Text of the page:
The court last week scheduled the lethal procedure for death row inmate Romell Broom for June 17, 2020.

Broom was sentenced to die for abducting, raping and killing 14-year-old Tryna Middleton in Cleveland in 1984.

The 62-year-old Broom is only the second U.S. inmate to survive an execution after the process began.

The state stopped Broom's execution after two hours in September 2009, when executioners failed to find a usable vein following 18 attempts to insert needles.

Cuyahoga County Prosecutor Michael O'Malley says Broom has stalled his execution for years with appeals.

Broom's attorneys say Broom has important appeals still pending.
Alabama Death Row Inmate Tommy Arthur Pleads for Eighth Reprieve

 Seven times, Tommy Arthur has escaped death. With his eighth execution date less than a week away, he phoned from an Alabama prison to talk about the increasingly slim chance that his lethal injection will be called off yet again.

 "Until I take my last breath I'll have hope," Arthur, who has been on death row for almost 35 years, told NBC News on Friday. "I don't know how to quit. I don't know how to give up."

 He has the paperwork to prove it. Sentenced to death for a 1982 contract killing he insists he didn't commit, Arthur has filed a mountain of challenges, many of them successful -- at least in the short run.

 The U.S. Supreme Court halted his last scheduled execution six months ago but later declined to take up his case. More recent appeals have been rejected, and while Arthur's attorneys are continuing to fight, the prospects for another reprieve are growing dimmer.

 Alabama Gov. Kay Ivey last month shot down a request for new, enhanced DNA testing of a wig from the crime scene, which Arthur, 75, contends will prove that someone else is responsible for the murder of Troy Wicker. She's considering a request to test a hair he claims was collected.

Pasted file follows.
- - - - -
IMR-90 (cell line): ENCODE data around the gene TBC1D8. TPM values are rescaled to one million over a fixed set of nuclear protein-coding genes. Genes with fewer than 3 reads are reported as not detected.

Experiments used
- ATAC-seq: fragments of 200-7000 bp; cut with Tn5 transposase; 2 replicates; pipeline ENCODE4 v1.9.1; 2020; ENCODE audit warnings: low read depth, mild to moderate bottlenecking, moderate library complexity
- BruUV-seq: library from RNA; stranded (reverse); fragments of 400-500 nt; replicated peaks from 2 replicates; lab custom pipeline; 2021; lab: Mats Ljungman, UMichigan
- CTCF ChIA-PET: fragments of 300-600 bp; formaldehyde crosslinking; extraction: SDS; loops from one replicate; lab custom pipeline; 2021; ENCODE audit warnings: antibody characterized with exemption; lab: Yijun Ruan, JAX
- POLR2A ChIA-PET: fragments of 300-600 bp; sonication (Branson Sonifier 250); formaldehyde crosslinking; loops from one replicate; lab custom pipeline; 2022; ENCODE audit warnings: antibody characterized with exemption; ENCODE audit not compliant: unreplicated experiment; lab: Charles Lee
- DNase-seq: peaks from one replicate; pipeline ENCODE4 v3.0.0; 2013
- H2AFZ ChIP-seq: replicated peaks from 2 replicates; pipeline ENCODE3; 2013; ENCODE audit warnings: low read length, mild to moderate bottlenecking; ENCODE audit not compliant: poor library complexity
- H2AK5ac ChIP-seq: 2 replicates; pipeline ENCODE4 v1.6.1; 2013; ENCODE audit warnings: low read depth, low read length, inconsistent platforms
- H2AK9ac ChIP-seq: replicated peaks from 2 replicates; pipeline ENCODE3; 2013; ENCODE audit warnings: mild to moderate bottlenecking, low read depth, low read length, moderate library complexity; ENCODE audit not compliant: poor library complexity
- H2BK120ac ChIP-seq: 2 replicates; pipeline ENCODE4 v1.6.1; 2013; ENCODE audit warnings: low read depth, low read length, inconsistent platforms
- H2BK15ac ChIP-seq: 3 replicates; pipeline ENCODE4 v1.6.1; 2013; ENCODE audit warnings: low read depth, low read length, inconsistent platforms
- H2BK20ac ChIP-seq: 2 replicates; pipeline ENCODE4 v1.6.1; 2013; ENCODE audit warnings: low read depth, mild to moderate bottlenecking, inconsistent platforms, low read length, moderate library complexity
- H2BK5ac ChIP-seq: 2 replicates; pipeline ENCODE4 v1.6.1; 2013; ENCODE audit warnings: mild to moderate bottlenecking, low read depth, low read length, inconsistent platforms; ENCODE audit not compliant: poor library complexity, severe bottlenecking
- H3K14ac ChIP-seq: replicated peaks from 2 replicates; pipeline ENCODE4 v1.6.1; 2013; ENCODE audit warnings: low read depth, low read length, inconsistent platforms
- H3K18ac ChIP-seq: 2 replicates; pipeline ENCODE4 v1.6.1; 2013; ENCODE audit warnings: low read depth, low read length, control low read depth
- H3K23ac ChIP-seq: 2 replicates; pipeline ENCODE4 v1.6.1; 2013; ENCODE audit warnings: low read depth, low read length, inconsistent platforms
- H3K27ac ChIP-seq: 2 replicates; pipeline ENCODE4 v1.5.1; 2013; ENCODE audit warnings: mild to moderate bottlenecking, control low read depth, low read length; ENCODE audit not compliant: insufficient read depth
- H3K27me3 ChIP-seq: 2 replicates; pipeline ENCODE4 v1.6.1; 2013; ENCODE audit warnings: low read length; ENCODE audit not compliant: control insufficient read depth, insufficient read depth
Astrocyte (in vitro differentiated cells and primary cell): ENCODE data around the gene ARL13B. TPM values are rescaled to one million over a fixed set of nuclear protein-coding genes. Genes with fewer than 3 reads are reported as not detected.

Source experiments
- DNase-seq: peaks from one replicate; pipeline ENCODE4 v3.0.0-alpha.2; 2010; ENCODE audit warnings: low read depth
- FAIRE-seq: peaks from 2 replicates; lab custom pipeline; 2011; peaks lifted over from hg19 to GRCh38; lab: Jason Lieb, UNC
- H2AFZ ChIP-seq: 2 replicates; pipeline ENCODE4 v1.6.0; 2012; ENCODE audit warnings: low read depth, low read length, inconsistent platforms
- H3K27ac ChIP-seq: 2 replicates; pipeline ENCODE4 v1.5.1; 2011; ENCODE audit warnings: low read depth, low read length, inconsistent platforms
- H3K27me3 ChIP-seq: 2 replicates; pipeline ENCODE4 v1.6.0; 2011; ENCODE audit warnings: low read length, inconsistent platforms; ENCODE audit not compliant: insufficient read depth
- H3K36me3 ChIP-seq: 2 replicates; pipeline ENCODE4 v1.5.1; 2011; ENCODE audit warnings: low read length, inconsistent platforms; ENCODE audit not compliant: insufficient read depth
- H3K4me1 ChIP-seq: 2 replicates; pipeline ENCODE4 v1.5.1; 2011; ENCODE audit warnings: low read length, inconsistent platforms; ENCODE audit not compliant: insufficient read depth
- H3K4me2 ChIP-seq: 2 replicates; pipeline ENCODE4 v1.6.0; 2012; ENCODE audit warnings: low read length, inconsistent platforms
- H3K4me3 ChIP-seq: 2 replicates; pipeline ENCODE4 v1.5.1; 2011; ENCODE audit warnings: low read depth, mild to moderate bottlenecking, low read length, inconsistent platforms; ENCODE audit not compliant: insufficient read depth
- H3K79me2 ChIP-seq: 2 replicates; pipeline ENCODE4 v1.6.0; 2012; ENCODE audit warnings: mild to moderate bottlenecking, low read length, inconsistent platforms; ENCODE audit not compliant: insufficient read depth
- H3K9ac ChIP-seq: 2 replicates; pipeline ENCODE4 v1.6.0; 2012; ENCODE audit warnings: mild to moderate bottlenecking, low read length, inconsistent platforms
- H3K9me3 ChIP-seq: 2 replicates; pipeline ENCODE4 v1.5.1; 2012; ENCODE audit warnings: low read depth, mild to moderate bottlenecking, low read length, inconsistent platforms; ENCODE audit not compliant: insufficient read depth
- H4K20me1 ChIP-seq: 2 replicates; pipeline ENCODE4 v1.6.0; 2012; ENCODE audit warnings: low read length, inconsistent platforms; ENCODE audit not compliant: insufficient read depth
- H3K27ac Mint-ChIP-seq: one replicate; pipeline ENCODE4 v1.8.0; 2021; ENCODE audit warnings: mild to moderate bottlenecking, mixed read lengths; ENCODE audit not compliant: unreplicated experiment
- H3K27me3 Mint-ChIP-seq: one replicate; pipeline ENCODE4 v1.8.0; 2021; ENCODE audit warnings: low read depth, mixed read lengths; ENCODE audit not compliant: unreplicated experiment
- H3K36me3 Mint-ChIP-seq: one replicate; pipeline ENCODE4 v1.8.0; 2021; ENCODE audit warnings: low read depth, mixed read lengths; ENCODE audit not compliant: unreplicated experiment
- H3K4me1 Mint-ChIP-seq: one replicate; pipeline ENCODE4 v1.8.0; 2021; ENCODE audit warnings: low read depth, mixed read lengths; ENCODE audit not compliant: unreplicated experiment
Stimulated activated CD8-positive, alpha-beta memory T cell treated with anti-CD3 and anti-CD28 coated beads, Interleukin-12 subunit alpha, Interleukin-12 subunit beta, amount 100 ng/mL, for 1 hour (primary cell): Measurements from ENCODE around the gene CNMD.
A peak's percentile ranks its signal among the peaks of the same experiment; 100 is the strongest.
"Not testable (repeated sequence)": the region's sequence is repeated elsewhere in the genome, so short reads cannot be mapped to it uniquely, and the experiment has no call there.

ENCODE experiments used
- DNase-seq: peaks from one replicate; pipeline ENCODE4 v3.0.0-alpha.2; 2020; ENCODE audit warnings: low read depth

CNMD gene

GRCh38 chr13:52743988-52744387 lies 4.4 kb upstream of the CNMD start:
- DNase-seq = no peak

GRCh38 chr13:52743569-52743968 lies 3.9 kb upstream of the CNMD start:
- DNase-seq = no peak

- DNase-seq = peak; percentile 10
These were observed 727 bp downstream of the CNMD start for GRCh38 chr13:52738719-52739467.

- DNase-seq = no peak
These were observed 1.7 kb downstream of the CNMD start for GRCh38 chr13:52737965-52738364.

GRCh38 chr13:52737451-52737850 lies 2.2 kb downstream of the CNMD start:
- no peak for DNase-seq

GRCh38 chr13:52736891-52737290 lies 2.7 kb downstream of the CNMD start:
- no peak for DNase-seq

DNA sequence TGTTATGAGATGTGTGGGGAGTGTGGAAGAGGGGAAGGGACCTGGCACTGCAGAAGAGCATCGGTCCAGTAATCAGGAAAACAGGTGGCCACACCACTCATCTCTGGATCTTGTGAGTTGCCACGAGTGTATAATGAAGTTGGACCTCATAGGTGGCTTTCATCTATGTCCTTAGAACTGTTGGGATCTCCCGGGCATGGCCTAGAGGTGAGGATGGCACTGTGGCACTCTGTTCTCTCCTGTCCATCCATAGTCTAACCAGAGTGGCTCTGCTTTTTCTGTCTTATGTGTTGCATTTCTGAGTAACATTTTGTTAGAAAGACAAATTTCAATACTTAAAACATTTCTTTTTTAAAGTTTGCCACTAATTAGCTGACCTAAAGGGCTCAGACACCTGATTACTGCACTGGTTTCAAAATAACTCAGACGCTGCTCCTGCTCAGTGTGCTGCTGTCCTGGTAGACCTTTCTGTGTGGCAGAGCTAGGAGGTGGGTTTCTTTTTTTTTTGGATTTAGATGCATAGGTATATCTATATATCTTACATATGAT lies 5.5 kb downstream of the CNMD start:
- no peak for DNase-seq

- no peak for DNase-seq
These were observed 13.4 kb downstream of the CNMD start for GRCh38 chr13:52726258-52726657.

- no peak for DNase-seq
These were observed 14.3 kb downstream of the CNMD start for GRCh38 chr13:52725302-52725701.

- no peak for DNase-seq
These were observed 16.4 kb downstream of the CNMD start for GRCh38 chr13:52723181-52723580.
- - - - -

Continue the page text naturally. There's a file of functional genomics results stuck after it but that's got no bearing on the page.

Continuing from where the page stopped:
"There is evidence in the evidence box that can be and should be DNA tested and they are not doing it," he said. "I asked them, 'Please don't let Alabama kill me without testing it.'

 "Honest to goodness," said Arthur, who was found guilty by three different juries, "I did not commit this crime."

 Arthur's odyssey through the justice system began in 1977. That's when he was sentenced to life for fatally shooting his sister-in-law through the eye. He joined a work release program, and according to court records, began an affair with a married woman named Judy Wicker.

 By prosecutors' account, Wicker offered Arthur $10,000 to kill her husband, Troy. Arthur dressed up as a black man, in an Afro wig, and shot the sleeping man through his eye, prosecutors say.

 Arthur and Judy Wicker, who initially claimed a burglar raped her and killed her husband, were convicted at separate trials.

 But Arthur's first conviction was overturned because the court found details of the earlier killing were improperly disclosed during the trial. He was tried and convicted again, and that verdict was tossed over a statement he gave to police without a lawyer present.

 At Arthur's third trial in 1992, Judy Wicker testified and named him as the hitman for the first time; she was paroled soon after. Arthur was convicted and sentenced to death for a third time -- after telling the jury he wanted a capital sentence because, he said, it would give him better tools to appeal the verdict.

 The third conviction stuck -- and the Alabama Supreme Court set execution dates in 2001, 2007, 2008, 2012, 2015 and 2016.